“The mother-in-law did the arati and offered gifts, following tradition. Looking at His dark face again and again, she felt happiness in the heart and great attachment.” (Janaki Mangala, 165)
सासु उतारि आरती करहिं निछावरि |
निरखि निरखि हियन् हरषहिं सुरति सवरि ||
sāsu utāri āratī karahiṃ nichāvari |
nirakhi nirakhi hiyan haraṣahiṃ surati savari ||
His Divine Grace A.C. Bhaktivedanta Swami Prabhupada recommends deity worship, known as archanam in Sanskrit. The people of a specific region may have grown up with a prohibition on any resembling practice. They were told that it is sinful to worship an idol, that they are going against the faith inherited from their ancestors. God is to be worshiped, but from within. There is certainly no discussion as to a transcendental form or identifiable features.
The acharyas of the Vedic tradition understand the necessity of some understanding of God’s position, especially with respect to the individuals who are worshiping Him. I have a head, hands, legs, a face and so forth. Those features identify me temporarily, but they do not represent who I am. The features change throughout the course of life, so much so that I don’t recognize a photo of myself from the childhood years.
To God belongs a form, though it is transcendental in nature. This version of the Almighty may also be referred to as saguna. The root definition is, “with qualities.” This is not to say that the Supreme Lord is bound by any type of structure covering His true essence. The qualities are transcendental in nature, but the identifiable version is for both locating God and comparing His standing to ours.
If we are to worship internally, within the mind, what is the harm in putting a reality to the vision? If I am thinking of a specific image within the mind, does it harm anyone to translate the visual to canvas? We keep photographs around to remind us of people and places, so why not do the same with God Himself?
He is not limited by the deity, but rather we get a glimpse into the world of the unlimited through the interaction. We may even find that we are afforded certain privileges that would otherwise be prohibited.
1. Reveal your innermost thoughts
It is one of the risks of establishing a close friendship. While it is therapeutic to let your thoughts out, to share experiences and air grievances, the other side gains valuable information. If ever the relationship turns sour, they can use that information against you. You hope that never happens, but in this world of duality a friend can turn into an enemy at a moment’s notice. Sometimes your most beloved son might side with the country from which you are trying to separate and establish independence, as occurred during the Revolutionary War period in America.
When worshiping the deity, I can reveal everything. I can share all of my concerns. I can explain what I went through the previous day, what I was feeling, to where I would like to go moving forward. I can ask for assistance in making difficult decisions.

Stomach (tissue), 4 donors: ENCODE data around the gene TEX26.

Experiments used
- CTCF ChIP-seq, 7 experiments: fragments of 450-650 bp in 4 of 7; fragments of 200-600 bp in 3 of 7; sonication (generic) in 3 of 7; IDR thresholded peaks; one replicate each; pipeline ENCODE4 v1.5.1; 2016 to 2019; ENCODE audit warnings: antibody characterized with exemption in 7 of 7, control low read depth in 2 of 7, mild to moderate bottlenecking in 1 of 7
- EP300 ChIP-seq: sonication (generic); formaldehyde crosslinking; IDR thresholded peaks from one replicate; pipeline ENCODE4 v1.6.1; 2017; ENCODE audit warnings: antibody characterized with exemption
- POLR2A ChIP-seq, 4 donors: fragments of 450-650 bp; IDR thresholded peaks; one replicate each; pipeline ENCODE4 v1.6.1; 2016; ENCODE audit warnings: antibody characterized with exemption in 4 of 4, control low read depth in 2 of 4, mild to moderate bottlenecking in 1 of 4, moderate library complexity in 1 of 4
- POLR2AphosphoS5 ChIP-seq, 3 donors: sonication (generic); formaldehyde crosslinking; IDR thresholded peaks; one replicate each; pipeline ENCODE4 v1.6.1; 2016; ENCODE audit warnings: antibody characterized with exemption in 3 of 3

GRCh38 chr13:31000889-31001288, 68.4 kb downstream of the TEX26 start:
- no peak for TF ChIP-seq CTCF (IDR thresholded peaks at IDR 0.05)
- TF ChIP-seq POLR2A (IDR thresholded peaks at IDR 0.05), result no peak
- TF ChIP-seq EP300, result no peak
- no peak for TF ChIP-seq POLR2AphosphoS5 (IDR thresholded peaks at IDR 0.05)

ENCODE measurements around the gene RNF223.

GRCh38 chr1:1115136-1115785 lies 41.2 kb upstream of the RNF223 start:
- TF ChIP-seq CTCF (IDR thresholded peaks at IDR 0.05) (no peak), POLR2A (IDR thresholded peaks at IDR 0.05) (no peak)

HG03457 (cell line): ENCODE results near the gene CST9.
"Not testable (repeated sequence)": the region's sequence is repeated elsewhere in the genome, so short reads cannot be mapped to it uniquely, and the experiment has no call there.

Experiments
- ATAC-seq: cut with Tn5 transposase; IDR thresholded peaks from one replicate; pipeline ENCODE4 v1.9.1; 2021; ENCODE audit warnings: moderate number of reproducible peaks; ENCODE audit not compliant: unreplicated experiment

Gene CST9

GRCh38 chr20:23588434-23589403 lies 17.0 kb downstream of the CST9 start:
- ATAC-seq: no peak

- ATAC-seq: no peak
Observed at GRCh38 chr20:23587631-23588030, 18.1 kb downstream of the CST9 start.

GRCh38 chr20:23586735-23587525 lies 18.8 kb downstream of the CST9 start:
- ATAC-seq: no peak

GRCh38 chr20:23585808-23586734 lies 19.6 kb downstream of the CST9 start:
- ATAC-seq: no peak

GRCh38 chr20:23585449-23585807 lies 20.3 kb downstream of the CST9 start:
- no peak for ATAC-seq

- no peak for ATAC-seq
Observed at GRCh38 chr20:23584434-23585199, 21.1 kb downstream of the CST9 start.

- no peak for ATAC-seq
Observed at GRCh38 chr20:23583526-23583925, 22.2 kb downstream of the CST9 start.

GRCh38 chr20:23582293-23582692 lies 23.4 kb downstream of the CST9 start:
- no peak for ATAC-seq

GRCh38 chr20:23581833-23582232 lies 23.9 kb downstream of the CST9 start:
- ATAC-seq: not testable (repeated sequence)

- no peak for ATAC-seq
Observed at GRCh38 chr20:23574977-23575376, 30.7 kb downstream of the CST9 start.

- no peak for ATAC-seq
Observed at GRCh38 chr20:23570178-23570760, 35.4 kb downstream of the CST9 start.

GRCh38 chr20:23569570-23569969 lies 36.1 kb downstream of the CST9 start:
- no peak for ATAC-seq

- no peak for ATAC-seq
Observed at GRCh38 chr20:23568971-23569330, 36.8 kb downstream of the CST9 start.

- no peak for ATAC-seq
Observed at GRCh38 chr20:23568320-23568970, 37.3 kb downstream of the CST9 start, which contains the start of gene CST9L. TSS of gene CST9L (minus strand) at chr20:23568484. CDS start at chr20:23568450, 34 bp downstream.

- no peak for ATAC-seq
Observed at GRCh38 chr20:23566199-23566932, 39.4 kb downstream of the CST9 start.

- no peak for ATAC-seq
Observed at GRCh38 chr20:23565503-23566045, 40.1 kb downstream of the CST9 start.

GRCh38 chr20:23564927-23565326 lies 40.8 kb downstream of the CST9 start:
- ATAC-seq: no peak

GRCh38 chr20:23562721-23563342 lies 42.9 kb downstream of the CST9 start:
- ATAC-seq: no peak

The Supreme Lord is already the all-pervading witness. He knows my thoughts, my aspirations, my dreams, my shortcomings, my embarrassing moments, and especially my weaknesses. With the deity standing in front of me, I can at least remember that such a relationship exists, that I am never truly alone in this world.
He will never use that information against me. He will not turn to others to seek an advantage. He will never abandon someone who has surrendered to Him, as they can never be lost to Him, no matter what takes place.
यो मां पश्यति सर्वत्र
सर्वं च मयि पश्यति
तस्याहं न प्रणश्यामि
स च मे न प्रणश्यति
yo māṁ paśyati sarvatra
sarvaṁ ca mayi paśyati
tasyāhaṁ na praṇaśyāmi
sa ca me na praṇaśyati
“For one who sees Me everywhere and sees everything in Me, I am never lost, nor is he ever lost to Me.” (Lord Krishna, Bhagavad-gita, 6.30)
2. Stare for an extended time without shame
Try doing this with someone in the flesh, who is not the deity, and you might run into the following:
“Why are you staring at me? Are you a psycho or something? Seriously, stop! If you keep it up, I will call the police. I always thought you were creepy to begin with, and this latest episode confirms my suspicions. I don’t care how beautiful you think I am, you are beginning to frighten everyone.”
With the Supreme Lord, you can stare for as long as you wish. If your devotion is pure, Bhagavan creates further opportunities for the visual connection to continue. The deity is a factual representation of the features belonging to the qualified Brahman, after all.
For instance, the deity of Rama is no different than the celebrated incarnation of the same name. He was the eldest son of King Dasharatha, and one time He lifted a mighty bow in the sacrificial arena created by King Janaka.
This feat earned Rama the honor of marrying Janaka’s eldest daughter named Sita. The nuptials afforded Janaka’s wife the opportunity to do arati of Rama directly. She waved welcoming lamps in front of Him, and she was staring at the incomparable beauty the entire time.
No one stopped her. No one thought the practice odd or out of place. She repeatedly derived supreme happiness in the heart, as described by Goswami Tulsidas. This is the fervent desire of the acharyas and Bhagavan Himself, that we always be happy. Through the direct association we have the opportunity to experience that bliss again and again.
Acharyas wanting for me,
That always happy to be.
So different methods to provide,
Where in devotion can confide.
With the deity worshiping steady,
Seeing one who inside me already.
For as long as I want to stare,
And innermost thoughts can share.
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